The U.S. economy is in an inflation-friendly environment. The Federal Reserve’s easy money policies and the U.S. government’s borrowing/spending activities have helped inflation to begin rising.
So, can the Federal Reserve’s new interest rate-raising plan control inflation’s rise? While the Fed plans for multiple increases, its new “higher” current rate range of 0.25%-0.5% is still in very low, easy money territory. A market-determined interest rate would be tied to the inflation rate outlook, so it would likely be at least 4% now. Moreover, it would probably take an even higher rate to tamp down inflation.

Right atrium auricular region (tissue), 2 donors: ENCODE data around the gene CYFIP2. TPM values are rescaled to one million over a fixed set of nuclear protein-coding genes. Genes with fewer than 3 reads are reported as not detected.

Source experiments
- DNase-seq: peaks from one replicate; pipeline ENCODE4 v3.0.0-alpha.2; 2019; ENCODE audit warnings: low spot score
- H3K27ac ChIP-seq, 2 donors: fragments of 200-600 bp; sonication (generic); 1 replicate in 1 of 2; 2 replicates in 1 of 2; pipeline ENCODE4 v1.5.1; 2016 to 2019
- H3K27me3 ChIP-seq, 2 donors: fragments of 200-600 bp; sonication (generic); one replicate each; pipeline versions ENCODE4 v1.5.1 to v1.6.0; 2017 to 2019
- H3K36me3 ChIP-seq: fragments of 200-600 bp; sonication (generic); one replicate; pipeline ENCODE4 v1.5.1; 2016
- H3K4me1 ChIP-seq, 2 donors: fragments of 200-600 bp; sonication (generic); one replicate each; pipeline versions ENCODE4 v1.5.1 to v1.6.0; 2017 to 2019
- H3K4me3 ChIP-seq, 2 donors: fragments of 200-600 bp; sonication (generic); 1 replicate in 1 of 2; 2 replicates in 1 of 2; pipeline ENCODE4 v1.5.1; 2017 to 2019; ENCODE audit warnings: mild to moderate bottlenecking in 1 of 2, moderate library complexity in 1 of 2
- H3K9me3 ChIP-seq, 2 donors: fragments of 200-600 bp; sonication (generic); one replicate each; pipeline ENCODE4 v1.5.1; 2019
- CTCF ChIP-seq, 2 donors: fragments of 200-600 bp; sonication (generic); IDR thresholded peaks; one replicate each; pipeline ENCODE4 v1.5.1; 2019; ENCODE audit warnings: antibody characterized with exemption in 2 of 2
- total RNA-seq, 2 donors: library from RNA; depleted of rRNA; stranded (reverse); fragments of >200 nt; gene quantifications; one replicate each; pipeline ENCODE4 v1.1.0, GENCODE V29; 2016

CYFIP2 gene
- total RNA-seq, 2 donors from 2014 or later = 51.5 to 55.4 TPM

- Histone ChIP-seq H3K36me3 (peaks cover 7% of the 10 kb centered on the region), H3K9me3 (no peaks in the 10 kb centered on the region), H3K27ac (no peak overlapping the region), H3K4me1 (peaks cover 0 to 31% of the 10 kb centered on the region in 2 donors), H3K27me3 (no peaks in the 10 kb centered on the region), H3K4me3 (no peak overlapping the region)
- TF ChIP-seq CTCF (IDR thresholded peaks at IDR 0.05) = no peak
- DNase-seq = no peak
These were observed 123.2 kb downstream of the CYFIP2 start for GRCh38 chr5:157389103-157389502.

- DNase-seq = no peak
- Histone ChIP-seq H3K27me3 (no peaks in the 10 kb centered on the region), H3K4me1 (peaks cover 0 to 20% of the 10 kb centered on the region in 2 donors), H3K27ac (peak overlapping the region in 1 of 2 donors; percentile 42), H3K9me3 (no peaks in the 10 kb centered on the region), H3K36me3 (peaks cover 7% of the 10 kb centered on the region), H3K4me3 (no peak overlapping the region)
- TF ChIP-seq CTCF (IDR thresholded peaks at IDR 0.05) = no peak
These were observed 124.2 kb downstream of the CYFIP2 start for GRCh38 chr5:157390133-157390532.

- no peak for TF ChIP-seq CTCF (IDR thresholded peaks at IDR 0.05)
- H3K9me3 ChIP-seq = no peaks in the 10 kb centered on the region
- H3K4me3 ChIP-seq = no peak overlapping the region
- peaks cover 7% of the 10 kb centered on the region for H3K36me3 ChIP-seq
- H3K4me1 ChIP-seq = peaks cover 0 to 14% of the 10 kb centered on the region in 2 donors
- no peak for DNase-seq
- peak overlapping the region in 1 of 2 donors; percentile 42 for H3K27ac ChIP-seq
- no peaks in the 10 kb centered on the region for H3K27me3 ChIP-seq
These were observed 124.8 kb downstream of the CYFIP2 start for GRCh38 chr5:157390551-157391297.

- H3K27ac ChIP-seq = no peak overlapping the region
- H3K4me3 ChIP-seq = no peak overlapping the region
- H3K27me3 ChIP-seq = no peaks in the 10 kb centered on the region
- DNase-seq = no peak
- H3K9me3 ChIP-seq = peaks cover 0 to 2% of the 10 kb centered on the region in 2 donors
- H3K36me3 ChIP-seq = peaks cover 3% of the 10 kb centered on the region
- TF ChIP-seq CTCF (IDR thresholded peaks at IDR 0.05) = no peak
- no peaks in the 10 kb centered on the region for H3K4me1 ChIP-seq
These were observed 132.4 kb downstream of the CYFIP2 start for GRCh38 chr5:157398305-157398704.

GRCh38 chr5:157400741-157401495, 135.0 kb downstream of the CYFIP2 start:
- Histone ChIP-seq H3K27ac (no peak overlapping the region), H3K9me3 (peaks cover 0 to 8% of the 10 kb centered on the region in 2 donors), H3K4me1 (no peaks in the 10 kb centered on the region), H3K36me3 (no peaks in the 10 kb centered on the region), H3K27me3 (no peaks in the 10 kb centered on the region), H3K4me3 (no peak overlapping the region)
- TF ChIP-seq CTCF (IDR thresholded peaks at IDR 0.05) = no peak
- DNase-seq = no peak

Another inflation catalyst awaits: Bank lending
Most inflationary periods have banks fully participating. However, they currently remain an underused money resource. JP Morgan Chase CEO Jamie Dimon, on his last earnings call, talked about the huge resources the bank is holding until demand and interest rates increase.
When banks lend, they create money (demand deposits), thereby increasing the money supply (and spending), just like the Fed. Therefore, they can spur inflation upwards as well.